I like both stories and pictures. In that way, I've never grown up.
I've just begun reading a book by Thomas King entitled The Truth About Stories: A Native Narrative. Of course, I also checked out all his novels that the public library has: Truth and Bright Water, Medicine River, and Green Grass and Running Water, and I'll write about those books in another of my blogs, All the Rest of My Life , but it is this, his non-fiction work, that I'm going to read first. He writes things I know, but were only wisps of thought, and tells me things I never thought of at all.
From the first chapter:
~The truth about stories is that that's all we are.
~ I am a listener to the language's stories, and when my words form I am retelling the same stories in different patterns.
~ Stories are wondrous things. And they are dangerous....for once a story is told, it cannot be called back. Once told, it is loose in the world. So you have to be careful with the stories you tell. And you have to watch out for the stories that you are told.
~ It was Sir Isaac Newton who said, "To every action there is always opposed an equal reaction". Had he been a writer, he might have simply said, "To every action there is a story".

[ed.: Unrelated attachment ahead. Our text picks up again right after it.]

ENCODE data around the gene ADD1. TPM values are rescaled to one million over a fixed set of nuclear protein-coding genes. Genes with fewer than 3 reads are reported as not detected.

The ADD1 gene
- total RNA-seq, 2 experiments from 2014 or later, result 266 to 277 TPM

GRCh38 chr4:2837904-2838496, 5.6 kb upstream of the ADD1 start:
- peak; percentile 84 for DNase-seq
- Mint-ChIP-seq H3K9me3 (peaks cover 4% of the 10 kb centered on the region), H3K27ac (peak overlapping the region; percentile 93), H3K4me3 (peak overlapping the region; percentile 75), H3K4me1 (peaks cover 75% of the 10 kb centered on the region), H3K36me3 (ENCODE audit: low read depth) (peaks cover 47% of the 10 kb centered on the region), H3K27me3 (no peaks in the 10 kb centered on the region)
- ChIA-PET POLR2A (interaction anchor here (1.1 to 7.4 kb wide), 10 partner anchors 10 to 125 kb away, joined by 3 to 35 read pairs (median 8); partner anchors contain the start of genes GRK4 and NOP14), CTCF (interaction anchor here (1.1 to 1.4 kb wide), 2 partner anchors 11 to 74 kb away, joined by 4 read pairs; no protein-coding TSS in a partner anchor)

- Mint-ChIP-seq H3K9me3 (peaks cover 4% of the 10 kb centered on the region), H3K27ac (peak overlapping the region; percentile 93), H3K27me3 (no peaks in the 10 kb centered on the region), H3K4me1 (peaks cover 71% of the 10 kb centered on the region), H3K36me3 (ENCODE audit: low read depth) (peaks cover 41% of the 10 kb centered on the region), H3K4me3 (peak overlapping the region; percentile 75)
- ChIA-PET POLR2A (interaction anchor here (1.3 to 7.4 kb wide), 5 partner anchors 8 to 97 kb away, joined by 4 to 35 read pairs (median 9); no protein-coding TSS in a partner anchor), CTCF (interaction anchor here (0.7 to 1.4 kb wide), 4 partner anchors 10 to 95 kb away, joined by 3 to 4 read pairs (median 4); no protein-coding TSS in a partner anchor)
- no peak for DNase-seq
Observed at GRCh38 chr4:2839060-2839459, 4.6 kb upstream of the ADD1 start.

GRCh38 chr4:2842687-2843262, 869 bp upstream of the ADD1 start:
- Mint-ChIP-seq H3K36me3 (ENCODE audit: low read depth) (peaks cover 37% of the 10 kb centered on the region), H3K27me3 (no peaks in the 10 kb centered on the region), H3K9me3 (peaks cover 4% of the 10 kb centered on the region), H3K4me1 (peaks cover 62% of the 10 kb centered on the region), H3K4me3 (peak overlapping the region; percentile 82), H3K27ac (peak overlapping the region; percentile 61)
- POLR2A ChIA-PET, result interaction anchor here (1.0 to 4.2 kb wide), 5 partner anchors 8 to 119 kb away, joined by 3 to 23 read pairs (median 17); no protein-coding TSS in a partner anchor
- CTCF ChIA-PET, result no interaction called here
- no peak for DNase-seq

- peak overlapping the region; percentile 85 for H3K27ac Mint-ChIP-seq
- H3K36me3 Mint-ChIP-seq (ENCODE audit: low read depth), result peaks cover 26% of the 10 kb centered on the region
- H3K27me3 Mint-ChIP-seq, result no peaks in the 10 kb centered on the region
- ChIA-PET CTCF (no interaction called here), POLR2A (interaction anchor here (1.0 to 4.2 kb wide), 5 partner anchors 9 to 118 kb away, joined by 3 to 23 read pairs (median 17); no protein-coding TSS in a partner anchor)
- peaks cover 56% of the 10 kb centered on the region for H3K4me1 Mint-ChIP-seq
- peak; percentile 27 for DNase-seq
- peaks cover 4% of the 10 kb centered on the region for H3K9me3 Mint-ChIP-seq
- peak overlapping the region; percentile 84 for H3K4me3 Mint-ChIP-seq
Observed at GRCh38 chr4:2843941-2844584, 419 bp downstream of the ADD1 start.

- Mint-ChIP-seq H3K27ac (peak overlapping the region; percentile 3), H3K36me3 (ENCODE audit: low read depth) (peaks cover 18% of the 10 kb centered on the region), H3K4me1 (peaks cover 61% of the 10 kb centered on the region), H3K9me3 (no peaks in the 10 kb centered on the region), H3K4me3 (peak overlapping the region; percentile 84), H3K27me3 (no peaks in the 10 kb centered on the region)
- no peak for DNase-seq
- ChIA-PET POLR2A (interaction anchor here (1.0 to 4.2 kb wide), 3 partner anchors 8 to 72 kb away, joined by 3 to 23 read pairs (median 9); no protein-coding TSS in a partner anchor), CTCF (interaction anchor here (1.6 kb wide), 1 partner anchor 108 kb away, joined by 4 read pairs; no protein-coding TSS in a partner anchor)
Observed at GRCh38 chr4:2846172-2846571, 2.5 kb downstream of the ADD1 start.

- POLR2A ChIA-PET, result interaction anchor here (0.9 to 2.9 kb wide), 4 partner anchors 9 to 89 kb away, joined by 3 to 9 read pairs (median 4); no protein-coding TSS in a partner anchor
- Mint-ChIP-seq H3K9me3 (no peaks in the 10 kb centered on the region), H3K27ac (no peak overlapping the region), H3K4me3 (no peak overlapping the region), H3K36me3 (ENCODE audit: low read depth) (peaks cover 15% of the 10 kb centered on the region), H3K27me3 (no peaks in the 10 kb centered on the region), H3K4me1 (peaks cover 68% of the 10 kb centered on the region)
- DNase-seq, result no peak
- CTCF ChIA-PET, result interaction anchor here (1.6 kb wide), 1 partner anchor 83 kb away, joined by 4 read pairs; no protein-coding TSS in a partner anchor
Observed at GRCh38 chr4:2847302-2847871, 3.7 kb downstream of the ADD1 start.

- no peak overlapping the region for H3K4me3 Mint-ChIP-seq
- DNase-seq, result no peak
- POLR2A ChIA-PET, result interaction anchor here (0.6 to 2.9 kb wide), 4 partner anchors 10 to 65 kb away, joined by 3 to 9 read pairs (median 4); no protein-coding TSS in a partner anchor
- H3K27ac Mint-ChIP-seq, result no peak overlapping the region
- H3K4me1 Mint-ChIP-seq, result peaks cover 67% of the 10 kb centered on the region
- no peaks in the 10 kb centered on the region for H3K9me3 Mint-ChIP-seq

And that's just in the first 29 pages.
Last month I took a SOLINET class on Preserving Oral Histories . The instructor talked mostly about storage formats and digitization. The rest of it, the understanding why oral stories are so important, was left to others, others like Thomas King, to discuss.
Next month I'm taking another SOLINET class, this one on
Preservation of Photographic Materials , another way we share what we know and think and feel, and reveal who we are.
This blogger , a photographer, wrote about photographs and prints a few weeks ago:
I don’t think there’s ever going to be a time where the photograph as a physical object becomes a rarity - a print is a lot more convenient than any current display device. As display devices become more paper like, eventually we’ll have smart paper - a sheet of stuff that’s capable of displaying images that has the look and feel of a sheet of flexible paper. At that point in our science fiction future, the distinction between a ‘displayed image’ and a ‘print’ disappears, really. So in the somewhat distant future, I guess we end up back with prints, albeit a more active sort than we usually think of, and the cost per displayable image drops close to zero.
Prints now can be digitally altered just like stories, when told orally, change in the telling.
I need to think more about this.